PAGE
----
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Switch to Forum Live View Zimmerman Arrested On Murder Charge In Trayvon Martin Case
2 years ago  ::  Apr 11, 2012 - 9:33PM #11
farragut
Posts: 3,937

I would think that manslaughter would be a lesser included offense and would be included in the court's instructions these many months in the future. However, I do not know Florida law.

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2 years ago  ::  Apr 11, 2012 - 9:34PM #12
teilhard
Posts: 50,017

Yes ... IF later on The Defendant "cops a Plea," it will be to a LESSER Charge ...


Apr 11, 2012 -- 9:33PM, farragut wrote:


I would think that manslaughter would be a lesser included offense and would be included in the court's instructions these many months in the future. However, I do not know Florida law.





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2 years ago  ::  Apr 12, 2012 - 8:58AM #13
Marcion
Posts: 2,883

Apr 11, 2012 -- 9:29PM, teilhard wrote:

MAYBE The Prosecutor has developed/learned some FACTS that will be made Public at Trial ...


Apr 11, 2012 -- 9:28PM, Marcion wrote:


I can't believe the special prosecutor went for second degree murder. that is going to be very hard to prove. She should have gone for manslaughter and had a better chance of winning, 






Now that the facts are out I can depart from my independent position and state that I always felt  Zimmerman should have been charged with voluntary manslaughter.


I will never give in to the mob hysteria that many posters succumed to on this issue; Teilhard being the worst offender.

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2 years ago  ::  Apr 12, 2012 - 12:23PM #14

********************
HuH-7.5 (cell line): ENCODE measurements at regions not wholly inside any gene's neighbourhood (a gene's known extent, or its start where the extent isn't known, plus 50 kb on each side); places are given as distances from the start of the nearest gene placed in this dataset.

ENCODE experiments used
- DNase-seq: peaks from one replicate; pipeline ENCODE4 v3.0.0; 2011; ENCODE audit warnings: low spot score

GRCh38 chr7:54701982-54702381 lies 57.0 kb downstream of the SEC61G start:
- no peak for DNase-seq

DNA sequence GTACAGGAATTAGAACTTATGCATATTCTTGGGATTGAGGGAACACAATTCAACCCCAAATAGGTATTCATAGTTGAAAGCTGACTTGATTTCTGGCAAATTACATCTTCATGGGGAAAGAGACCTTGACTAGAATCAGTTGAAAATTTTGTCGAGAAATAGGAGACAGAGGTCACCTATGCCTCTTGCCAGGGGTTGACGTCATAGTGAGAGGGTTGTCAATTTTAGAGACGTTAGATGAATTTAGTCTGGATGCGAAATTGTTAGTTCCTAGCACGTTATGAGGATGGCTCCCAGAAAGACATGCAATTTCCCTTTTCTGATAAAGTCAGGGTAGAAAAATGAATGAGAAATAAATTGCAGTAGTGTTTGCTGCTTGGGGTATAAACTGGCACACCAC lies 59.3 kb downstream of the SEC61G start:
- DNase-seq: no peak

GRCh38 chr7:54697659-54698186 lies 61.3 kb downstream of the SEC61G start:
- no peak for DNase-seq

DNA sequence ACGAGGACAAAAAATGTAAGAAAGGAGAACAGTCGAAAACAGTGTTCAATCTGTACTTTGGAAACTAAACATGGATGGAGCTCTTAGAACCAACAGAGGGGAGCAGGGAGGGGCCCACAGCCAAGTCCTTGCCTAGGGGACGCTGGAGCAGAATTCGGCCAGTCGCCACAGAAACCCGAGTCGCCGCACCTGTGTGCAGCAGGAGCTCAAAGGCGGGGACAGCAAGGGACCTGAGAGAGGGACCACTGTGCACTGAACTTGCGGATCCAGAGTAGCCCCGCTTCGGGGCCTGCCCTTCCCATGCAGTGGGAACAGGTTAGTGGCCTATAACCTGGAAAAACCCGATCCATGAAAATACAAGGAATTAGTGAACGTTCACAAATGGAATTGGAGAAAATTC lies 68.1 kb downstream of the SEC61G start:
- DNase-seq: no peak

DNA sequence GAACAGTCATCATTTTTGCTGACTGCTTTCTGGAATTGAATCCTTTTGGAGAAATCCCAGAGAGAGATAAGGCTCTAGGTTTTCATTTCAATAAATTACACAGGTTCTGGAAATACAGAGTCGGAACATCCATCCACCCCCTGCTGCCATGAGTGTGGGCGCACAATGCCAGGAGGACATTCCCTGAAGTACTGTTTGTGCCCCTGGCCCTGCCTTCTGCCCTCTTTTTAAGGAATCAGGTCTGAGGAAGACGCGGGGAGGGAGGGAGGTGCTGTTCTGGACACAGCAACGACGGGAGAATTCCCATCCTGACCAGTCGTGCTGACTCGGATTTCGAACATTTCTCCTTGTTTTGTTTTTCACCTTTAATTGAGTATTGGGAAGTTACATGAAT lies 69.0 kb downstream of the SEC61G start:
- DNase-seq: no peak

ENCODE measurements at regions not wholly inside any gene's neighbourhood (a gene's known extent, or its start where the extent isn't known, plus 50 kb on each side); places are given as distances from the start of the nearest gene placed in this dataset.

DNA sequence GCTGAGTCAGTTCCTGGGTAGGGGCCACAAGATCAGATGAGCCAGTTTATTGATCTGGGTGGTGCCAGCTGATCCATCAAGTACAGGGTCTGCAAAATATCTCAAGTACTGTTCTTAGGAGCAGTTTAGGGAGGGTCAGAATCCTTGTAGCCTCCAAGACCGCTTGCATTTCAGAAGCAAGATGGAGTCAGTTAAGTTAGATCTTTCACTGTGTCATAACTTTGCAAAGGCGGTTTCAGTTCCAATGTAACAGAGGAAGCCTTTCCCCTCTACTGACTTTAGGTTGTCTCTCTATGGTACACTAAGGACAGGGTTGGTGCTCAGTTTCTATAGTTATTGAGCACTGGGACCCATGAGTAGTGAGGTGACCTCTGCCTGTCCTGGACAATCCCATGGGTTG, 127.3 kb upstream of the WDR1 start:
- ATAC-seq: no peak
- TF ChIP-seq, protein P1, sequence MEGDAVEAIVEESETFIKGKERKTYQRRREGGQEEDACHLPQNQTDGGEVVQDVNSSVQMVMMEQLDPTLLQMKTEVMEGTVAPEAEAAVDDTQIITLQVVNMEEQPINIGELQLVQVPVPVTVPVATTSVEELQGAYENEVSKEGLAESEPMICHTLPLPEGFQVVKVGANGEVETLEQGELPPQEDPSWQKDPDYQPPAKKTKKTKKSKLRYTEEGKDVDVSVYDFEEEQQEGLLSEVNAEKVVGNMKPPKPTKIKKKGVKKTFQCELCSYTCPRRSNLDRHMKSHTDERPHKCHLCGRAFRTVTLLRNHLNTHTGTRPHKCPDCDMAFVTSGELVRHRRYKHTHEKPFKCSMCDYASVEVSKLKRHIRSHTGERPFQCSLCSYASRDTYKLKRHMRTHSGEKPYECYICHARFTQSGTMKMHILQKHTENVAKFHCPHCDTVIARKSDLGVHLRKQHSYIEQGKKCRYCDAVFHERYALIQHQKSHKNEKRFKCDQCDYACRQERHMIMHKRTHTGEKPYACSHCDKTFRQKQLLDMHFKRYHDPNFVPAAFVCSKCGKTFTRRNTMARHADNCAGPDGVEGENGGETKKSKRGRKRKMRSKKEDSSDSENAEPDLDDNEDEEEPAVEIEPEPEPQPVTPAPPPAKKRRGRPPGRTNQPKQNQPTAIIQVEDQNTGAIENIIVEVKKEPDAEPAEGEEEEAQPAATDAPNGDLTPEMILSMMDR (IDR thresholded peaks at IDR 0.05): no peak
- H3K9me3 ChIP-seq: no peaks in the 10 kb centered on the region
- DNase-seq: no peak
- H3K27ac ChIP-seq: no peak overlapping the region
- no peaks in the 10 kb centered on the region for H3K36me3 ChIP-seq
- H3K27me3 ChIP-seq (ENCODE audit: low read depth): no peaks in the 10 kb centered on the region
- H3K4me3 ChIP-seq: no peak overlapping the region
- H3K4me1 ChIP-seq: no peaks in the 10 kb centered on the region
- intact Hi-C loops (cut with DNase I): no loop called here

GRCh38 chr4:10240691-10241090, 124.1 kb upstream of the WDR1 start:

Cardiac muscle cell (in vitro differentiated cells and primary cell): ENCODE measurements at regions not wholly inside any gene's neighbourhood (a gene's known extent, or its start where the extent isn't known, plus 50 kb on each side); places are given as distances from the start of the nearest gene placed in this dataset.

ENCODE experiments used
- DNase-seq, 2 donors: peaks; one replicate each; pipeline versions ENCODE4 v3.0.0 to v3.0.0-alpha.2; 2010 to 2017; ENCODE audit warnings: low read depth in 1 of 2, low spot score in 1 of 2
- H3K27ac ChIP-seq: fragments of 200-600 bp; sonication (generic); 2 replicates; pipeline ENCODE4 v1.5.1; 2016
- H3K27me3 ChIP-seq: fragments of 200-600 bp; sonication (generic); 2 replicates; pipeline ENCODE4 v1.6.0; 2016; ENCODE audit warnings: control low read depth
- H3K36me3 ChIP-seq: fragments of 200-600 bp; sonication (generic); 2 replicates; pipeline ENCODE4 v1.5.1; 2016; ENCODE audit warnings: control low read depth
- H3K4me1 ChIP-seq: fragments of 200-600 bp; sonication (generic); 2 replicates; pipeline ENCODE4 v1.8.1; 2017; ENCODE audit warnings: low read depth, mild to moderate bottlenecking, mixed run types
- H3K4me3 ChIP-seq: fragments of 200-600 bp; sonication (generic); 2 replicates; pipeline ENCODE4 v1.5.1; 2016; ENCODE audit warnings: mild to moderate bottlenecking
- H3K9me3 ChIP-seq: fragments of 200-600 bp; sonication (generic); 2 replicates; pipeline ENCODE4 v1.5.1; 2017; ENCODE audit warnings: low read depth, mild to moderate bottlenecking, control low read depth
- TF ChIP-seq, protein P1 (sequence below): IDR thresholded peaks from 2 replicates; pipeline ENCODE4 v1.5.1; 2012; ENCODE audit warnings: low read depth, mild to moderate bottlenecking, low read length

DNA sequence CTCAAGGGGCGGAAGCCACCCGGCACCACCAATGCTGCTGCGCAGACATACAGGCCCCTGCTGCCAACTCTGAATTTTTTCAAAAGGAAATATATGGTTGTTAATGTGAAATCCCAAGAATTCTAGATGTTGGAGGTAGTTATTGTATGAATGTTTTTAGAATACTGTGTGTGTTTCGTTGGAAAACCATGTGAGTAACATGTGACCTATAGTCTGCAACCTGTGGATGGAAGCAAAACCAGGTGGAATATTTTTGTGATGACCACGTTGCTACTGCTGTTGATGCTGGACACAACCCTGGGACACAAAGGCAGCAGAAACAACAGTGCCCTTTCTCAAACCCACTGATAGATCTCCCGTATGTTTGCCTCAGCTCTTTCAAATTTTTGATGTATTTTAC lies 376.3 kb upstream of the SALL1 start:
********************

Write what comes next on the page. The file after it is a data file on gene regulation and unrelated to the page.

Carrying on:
arielg
Posts: 9,116

Apr 11, 2012 -- 6:58PM, jane2 wrote:


Apr 11, 2012 -- 6:49PM, mainecaptain wrote:


It is about time. Now I hope justice is actually served.




As do I and most of us.




Justice has been served from day one. There is a process to go through instead of jumping to emotional, hysterical conclusions based on one's preconceptions. Justice is not only served when the result is  what some people  want.


As far as I am concerned, the guy is guilty just for the fact of going around the neighborhood with a loaded gun. It remains to be seen what kind of credible arguments he can come up with to diminish his guilt.


 This is a case where he is guilty until he proves himself innocent. His only hope is how much of an excuse can the  interpretation of the "stand your ground" law can give him.




 

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2 years ago  ::  Apr 12, 2012 - 2:29PM #15
rabello
Posts: 20,410

Apr 12, 2012 -- 12:23PM, arielg wrote:


As far as I am concerned, the guy is guilty just for the fact of going around the neighborhood with a loaded gun.




Agreed


Apr 12, 2012 -- 12:23PM, arielg wrote:


It remains to be seen what kind of credible arguments he can come up with to diminish his guilt.




That the bare fists of a teenager are more lethal than the bullets in his gun.


Apr 12, 2012 -- 12:23PM, arielg wrote:


This is a case where he is guilty until he proves himself innocent. His only hope is how much of an excuse can the  interpretation of the "stand your ground" law can give him.




He could argue that he is a victim of Florida's lax gun laws and of Florida's Stand Your Ground law, allowing him to think he's protected from the lethality of a teenager's bare fists.

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2 years ago  ::  Apr 12, 2012 - 3:48PM #16
TPaine
Posts: 9,233

Apr 11, 2012 -- 9:28PM, Marcion wrote:


I can't believe the special prosecutor went for second degree murder. that is going to be very hard to prove. She should have gone for manslaughter and had a better chance of winning,